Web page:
95 Min | Action – Comedy – Crime | May 2002
IMDB Rating: 5.5
Director: Tom Dey
Starring: Robert De Niro, Eddie Murphy, Rene Russo
Showtime Review: If you’ve seen the trailer for Showtime, you pretty much know what to expect, because what you see here is what you get. And even if you haven‘t seen the previews, it won’t take you long to pick up on what you’re in for – specifically, a good time and plenty of laughs – from this clever satire of ‘Reality TV’ shows and ‘Buddy Cop’ movies, ‘Showtime,’ directed by Tom Dey, starring Robert De Niro and Eddie Murphy. Mitch Preston (De Niro) is a detective with the L.A.P.D., and he’s good at what he does, but working a case one night, things suddenly go south when another cop, Trey Sellars (Murphy), inadvertently intervenes, a television news crew shows up and Mitch loses his cool, which results in a lawsuit by the television station that’s going to cost the department some big bucks. Except that they may be able to get around it, thanks to Chase Renzi (Rene Russo), who works for the station and likes what she sees in Mitch – enough to pitch an idea to her boss for a ‘Reality’ cop show, that would feature none other than Mitch Preston, whom Chase sees as a real life ‘Dirty Harry.’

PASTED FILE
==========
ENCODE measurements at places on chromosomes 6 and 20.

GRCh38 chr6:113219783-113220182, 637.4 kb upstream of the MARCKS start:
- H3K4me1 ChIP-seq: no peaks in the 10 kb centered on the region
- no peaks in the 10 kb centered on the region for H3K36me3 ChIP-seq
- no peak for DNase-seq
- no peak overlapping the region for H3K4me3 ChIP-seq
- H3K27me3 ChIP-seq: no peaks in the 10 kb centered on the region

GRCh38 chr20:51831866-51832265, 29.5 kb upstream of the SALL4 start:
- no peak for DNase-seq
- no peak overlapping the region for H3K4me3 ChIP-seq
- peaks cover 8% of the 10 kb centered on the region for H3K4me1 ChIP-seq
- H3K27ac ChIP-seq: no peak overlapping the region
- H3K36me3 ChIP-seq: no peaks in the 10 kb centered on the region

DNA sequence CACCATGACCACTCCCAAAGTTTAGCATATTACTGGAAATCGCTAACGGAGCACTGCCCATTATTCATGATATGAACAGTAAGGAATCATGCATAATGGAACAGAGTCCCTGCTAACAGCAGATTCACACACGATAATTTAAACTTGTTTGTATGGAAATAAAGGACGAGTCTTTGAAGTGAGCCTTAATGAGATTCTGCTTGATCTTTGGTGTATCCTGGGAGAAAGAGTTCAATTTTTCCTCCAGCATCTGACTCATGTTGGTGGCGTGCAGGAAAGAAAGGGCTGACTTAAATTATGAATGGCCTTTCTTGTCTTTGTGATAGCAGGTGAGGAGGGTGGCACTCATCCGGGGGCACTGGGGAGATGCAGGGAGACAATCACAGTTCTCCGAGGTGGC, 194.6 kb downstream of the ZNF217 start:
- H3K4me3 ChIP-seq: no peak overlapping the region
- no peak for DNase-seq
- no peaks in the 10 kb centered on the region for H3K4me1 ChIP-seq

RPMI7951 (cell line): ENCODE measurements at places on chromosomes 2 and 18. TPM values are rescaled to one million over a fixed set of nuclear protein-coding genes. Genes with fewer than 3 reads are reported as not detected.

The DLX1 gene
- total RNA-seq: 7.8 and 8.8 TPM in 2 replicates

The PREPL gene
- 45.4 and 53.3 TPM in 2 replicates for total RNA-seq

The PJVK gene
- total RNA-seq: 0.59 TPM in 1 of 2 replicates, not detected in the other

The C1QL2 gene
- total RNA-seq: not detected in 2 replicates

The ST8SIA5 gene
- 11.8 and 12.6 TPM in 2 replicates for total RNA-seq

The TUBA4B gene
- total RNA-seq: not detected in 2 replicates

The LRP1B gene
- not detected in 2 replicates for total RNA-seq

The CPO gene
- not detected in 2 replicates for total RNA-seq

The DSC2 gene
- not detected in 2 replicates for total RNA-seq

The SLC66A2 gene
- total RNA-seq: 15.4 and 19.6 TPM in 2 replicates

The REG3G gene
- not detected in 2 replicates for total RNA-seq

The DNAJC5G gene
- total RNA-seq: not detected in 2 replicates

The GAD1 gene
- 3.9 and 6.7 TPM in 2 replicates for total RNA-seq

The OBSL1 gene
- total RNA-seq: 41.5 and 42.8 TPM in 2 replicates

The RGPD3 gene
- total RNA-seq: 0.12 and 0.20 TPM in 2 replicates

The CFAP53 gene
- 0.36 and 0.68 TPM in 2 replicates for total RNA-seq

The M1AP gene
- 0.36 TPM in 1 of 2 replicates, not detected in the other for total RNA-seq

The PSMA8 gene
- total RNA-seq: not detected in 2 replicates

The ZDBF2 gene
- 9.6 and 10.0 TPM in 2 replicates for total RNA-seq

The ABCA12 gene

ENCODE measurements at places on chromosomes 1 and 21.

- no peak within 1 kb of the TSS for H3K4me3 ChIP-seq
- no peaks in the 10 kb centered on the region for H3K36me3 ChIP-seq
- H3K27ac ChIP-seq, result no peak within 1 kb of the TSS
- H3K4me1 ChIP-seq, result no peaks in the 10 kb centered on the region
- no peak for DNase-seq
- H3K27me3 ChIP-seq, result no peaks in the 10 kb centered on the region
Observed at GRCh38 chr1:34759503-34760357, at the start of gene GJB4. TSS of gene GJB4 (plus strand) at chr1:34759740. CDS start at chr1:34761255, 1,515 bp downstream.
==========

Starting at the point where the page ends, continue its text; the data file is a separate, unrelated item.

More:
Showtime is Dey’s second film as a director, his first being ‘Shanghai Noon,’ – also a comedy – and he’s definitely showing a penchant for the genre. From the opening frames he establishes a pace that keeps the story moving right along, and he allows his stars to make the most of their respective talents and personal strengths, including their impeccable timing. With stars like De Niro and Murphy, Dey, of course, had a leg up on this project to begin with, but he’s the one who keeps it on track, demonstrating that he knows what works, achieving just the right blend of physical comedy and action, and employing the subtleties of the dialogue to great effect. There isn’t a more natural actor in the business than De Niro, and he steps into Mitch’s skin like he was born to it. And after years of doing hard-edge, cutting drama, with such films as ‘Analyze This,’ ‘Meet the Parents’ and now this one, he has firmly established his proficiency for doing comedy, as well.
Russo makes the most of her role as Chase, too, a character who isn’t much of a stretch artistically, but whom she presents delightfully, with a strong, believable performance. And William Shatner (playing himself) absolutely steals a couple of scenes as the director of the show. The supporting cast includes Drena De Niro (Annie), Pedro Damian (Vargas) and James Roday (Camera Man). Well crafted and delivered, ‘Showtime’ is a comedy that’s exactly what it is meant to be: Pure entertainment that provides plenty of laughs and a pleasant couple of hours that will have you chuckling for some time after. Showtime is the magic of the movies.